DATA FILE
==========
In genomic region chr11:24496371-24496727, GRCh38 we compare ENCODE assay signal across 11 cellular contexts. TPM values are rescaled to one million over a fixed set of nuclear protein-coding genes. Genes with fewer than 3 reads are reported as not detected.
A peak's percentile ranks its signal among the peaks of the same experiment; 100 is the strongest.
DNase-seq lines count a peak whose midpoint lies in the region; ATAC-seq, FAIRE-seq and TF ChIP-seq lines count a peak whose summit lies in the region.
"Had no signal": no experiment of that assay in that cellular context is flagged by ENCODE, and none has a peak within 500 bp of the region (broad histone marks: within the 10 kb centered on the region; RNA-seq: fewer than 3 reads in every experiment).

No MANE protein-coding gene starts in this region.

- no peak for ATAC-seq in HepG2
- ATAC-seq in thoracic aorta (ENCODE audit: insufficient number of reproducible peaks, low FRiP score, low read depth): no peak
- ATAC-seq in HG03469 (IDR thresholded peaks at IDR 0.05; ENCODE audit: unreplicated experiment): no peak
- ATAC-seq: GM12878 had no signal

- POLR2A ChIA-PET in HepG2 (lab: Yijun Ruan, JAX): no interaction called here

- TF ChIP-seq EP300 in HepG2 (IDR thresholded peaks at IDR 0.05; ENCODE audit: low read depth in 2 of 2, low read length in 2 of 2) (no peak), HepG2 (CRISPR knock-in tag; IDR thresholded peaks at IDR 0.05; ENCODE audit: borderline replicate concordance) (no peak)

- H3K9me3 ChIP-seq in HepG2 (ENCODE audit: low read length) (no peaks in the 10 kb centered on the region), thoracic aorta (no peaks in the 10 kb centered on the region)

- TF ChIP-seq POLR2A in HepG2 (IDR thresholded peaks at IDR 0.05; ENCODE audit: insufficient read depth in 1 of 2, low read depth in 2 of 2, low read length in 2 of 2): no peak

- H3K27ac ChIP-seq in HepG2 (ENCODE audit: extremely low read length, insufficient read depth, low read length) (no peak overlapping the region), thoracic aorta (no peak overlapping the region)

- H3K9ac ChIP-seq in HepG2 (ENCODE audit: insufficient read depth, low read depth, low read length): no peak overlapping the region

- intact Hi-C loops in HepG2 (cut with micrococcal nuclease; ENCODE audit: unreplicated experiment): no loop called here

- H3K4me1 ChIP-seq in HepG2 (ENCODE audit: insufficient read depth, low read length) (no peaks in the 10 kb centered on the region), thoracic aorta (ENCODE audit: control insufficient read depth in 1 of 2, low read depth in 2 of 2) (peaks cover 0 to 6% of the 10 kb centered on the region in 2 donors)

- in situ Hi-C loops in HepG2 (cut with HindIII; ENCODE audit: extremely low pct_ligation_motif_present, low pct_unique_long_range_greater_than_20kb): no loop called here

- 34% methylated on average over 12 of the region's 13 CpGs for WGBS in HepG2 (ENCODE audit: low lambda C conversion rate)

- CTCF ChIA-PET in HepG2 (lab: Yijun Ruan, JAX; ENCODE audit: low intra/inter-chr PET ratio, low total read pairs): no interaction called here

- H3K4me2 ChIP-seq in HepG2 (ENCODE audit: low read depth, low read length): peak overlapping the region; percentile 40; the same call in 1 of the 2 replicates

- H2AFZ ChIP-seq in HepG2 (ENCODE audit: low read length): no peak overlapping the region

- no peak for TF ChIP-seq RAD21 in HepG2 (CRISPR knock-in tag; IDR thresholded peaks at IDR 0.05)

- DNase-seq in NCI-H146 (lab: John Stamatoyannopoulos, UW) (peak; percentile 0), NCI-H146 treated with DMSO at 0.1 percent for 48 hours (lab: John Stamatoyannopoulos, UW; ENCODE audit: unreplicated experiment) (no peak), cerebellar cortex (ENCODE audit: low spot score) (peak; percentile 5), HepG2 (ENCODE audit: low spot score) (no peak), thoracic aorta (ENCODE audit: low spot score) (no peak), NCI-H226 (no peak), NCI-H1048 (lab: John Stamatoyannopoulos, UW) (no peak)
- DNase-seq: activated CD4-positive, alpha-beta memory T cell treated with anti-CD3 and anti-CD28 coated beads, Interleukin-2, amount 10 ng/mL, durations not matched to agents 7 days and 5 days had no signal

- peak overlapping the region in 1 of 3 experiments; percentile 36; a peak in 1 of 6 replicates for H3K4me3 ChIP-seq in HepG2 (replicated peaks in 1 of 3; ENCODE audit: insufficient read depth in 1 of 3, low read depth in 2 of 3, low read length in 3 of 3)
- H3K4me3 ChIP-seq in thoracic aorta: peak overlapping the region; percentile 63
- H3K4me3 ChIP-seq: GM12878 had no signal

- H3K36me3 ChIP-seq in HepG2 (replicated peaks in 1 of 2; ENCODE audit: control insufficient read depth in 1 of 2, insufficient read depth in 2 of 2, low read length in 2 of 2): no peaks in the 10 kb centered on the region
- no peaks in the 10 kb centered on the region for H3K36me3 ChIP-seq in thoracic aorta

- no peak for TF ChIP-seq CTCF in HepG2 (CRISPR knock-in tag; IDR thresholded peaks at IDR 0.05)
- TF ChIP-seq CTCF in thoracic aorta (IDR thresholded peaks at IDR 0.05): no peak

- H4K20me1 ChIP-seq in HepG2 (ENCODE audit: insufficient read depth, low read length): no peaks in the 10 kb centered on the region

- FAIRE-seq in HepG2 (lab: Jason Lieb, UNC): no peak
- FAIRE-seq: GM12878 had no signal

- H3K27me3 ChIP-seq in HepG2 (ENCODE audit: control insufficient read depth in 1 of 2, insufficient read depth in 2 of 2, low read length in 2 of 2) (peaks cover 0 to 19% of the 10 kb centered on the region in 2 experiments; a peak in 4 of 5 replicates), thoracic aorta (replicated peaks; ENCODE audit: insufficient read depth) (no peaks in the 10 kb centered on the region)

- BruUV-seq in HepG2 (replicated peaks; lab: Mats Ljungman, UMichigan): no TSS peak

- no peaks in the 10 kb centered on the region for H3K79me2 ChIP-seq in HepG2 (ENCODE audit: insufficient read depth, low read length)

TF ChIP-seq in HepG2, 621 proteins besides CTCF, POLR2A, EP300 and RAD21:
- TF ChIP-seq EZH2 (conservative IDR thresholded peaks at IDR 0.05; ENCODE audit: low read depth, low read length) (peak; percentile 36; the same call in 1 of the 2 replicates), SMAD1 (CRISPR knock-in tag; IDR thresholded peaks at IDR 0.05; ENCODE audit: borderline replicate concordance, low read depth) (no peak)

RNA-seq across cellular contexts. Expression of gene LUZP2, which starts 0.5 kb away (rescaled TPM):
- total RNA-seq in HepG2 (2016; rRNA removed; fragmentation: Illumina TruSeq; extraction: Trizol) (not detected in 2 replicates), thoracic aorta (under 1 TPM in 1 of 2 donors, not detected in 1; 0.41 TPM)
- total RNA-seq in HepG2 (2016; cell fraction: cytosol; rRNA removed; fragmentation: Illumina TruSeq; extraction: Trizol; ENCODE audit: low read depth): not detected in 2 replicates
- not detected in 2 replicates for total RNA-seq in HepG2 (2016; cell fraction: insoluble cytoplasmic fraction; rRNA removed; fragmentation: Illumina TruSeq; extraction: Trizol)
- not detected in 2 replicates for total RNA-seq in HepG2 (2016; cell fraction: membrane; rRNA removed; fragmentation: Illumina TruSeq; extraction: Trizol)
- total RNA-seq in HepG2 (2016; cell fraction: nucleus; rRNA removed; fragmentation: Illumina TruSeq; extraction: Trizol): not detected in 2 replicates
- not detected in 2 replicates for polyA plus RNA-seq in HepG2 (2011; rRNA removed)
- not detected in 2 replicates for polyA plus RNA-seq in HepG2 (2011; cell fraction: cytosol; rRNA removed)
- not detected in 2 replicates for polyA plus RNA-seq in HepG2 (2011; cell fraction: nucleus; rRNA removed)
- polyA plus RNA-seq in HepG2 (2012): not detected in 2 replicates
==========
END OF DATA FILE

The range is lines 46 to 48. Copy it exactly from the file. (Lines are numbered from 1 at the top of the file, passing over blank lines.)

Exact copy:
- total RNA-seq in HepG2 (2016; cell fraction: nucleus; rRNA removed; fragmentation: Illumina TruSeq; extraction: Trizol): not detected in 2 replicates
- not detected in 2 replicates for polyA plus RNA-seq in HepG2 (2011; rRNA removed)
- not detected in 2 replicates for polyA plus RNA-seq in HepG2 (2011; cell fraction: cytosol; rRNA removed)